These U.S. Cities Will Pay You to Live There (Really!)

published Jan 27, 2020
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It seems like almost every week a remote region in Italy or a secluded village in Greece makes headlines for saying that they’ll give free housing or money to people that move there. As alluring as these offers are, most of us can’t (or don’t want to) move continent. But what if you could get paid to move somewhere new, without leaving the U.S.?

It might seem too good to be true, but being paid to move to a place doesn’t have to mean moving to a half-abandoned village in the middle of nowhere. Major cities and towns run programs that aim to attract people, too. If you’re willing to go and you meet the various criteria, moving to one of the three places below could be the best decision you ever make.

Tulsa, Oklahoma 

Do you work remotely full-time and feel like a change of scene? If so, the Tulsa Remote program will not only pay you $10,000 to move to the city of Tulsa in Oklahoma but will also give you a free desk in a local co-working space and even help you find a flat downtown.

If you’re at least 18 years old, eligible to work in the US, and can move to Tulsa within six months, you can apply to the program now. With over 450,000 inhabitants and renowned Art Deco architecture, Tulsa is certainly not a half-empty ghost town. 

So, what’s the catch? According to one Redditor, there isn’t one. Responding to a thread asking about people’s experiences with the Tulsa Remote program, Reddit user Mike-Bodulow said, “I was accepted and it was one of the best decisions of my life. The last four months in Tulsa have been fantastic and I think the rest of the participants who have relocated here would agree!”

If Tulsa isn’t for you but you don’t feel any attachment to your current place of residence, the state of Vermont is offering a similar program.

Hamilton, Ohio

Paying off student debt sucks, but getting paid a little extra each month to help pay that debt down would make it suck significantly less. Well, If you’ve graduated with a STEAM (Science, Technology, Engineering, Art, Math) degree in the last seven years, moving to the city of Hamilton, Ohio—just outside Cincinnati—might do just that.

The Hamilton foundation offers an innovative reverse scholarship of up to $300 per month towards student debt payments for people willing to move to the city of Hamilton, Ohio. The only caveat is that applicants must get a job either in Hamilton or its surrounding county and not become unemployed during the 30 month period during which the grant is paid.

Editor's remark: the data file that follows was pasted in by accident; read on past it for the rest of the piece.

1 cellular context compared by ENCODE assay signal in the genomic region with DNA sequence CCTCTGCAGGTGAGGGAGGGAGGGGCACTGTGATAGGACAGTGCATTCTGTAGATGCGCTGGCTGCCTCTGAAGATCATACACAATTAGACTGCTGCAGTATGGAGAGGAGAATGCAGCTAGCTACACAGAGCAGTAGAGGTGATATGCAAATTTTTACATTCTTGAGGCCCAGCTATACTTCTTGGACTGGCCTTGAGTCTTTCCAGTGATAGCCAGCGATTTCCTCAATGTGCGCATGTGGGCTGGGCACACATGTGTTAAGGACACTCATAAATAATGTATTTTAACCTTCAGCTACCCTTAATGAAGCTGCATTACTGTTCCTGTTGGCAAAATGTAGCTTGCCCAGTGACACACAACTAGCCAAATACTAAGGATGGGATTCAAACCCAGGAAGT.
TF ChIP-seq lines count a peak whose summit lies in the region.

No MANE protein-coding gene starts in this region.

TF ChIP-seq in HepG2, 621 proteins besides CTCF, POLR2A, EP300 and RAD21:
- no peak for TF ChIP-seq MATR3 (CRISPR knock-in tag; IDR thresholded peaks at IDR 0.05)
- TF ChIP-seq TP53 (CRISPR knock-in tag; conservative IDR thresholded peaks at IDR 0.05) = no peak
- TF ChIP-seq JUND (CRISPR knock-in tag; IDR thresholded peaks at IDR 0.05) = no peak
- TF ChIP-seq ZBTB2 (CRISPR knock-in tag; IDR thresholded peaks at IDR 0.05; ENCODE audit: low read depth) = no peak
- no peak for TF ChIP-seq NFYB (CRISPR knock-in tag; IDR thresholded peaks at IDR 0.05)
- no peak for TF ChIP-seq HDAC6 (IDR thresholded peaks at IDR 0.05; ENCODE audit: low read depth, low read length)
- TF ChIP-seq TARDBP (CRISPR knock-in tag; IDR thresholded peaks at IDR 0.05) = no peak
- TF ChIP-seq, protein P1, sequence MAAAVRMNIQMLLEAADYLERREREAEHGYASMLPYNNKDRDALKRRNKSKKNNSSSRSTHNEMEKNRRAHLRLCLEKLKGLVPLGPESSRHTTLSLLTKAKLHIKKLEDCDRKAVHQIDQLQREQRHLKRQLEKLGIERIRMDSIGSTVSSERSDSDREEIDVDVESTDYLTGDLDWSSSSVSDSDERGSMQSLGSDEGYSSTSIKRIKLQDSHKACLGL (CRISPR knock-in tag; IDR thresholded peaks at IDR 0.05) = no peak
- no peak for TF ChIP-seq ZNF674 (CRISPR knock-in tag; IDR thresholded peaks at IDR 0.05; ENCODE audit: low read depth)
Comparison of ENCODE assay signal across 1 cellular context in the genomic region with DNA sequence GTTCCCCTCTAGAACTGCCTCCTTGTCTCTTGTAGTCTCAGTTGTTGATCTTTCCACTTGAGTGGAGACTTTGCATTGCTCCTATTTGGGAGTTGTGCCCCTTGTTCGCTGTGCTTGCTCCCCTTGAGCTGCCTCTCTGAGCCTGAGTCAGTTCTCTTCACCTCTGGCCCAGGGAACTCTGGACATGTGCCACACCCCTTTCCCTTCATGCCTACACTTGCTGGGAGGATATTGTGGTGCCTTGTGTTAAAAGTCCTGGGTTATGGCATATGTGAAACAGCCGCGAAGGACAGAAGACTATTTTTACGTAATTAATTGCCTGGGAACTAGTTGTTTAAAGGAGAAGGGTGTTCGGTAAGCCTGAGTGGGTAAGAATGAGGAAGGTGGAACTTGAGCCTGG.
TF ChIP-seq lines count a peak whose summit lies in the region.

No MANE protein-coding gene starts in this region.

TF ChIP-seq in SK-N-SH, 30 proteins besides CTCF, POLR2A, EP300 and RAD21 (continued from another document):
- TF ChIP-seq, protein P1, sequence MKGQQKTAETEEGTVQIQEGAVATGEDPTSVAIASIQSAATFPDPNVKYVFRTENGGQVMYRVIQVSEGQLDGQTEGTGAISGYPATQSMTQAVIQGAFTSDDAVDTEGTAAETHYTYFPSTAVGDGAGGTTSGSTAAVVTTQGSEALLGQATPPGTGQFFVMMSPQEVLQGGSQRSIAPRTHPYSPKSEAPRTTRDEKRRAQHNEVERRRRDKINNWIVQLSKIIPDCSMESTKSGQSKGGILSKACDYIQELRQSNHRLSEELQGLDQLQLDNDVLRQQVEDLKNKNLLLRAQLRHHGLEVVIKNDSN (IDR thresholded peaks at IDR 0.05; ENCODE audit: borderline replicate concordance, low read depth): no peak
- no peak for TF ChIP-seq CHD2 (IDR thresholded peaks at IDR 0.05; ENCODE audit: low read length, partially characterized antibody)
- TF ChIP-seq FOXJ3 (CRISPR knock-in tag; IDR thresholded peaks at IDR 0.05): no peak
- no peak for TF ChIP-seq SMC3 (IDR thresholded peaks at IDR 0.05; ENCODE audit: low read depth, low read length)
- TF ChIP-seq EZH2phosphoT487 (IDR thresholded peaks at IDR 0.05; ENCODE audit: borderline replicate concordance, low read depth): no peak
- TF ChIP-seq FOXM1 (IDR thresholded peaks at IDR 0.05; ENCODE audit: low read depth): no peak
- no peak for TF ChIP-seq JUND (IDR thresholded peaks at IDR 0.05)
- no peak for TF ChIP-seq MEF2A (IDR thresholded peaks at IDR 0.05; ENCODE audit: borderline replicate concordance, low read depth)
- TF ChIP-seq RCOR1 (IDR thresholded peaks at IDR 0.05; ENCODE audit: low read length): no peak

According to one man who received the reverse scholarship, living in Hamilton isn’t too bad either. Speaking to the Journal News in 2018, scholarship recipient Nick Brehm says, that after initially writing Hamilton off as a place to live, he feels “very fortunate, very graced, very blessed that that opportunity was afforded me to give the area a second look, because I’ve not just grown accustomed to it, but I enjoy it—I like what’s there to offer.” 

Hamilton Foundation’s website says that they prefer “those with a desire to give back to the community and become engaged in activities.” So if you fancy moving to Hamilton and getting some help with your debts, start volunteering right away. 

Alaska Permanent Fund

Residents of Alaska already know what it’s like to get paid just for living in their home state. The Alaska Permanent Fund, a state-run investment fund established in the 1960s following a boom in oil lease revenues, pays permanent residents an annual dividend based on the fund’s performance. 

The annual payment is given to people who claim permanent residency in Alaska, have no felony convictions and have not left the state for more than 180 days in the previous year. While you can move to Alaska and receive the payment, you would have to declare your intention to live there permanently from then on. 

The amount of money given to each citizen varies depending on how the fund does in the markets, but last year it was $1,606.  Not a bad bonus just for living in a beautiful state. However, recent budget deficits in Alaska have led to calls for reductions to the fund’s dividends. There’s even talk of stopping the annual dividends altogether. So, if you’re interested, act fast.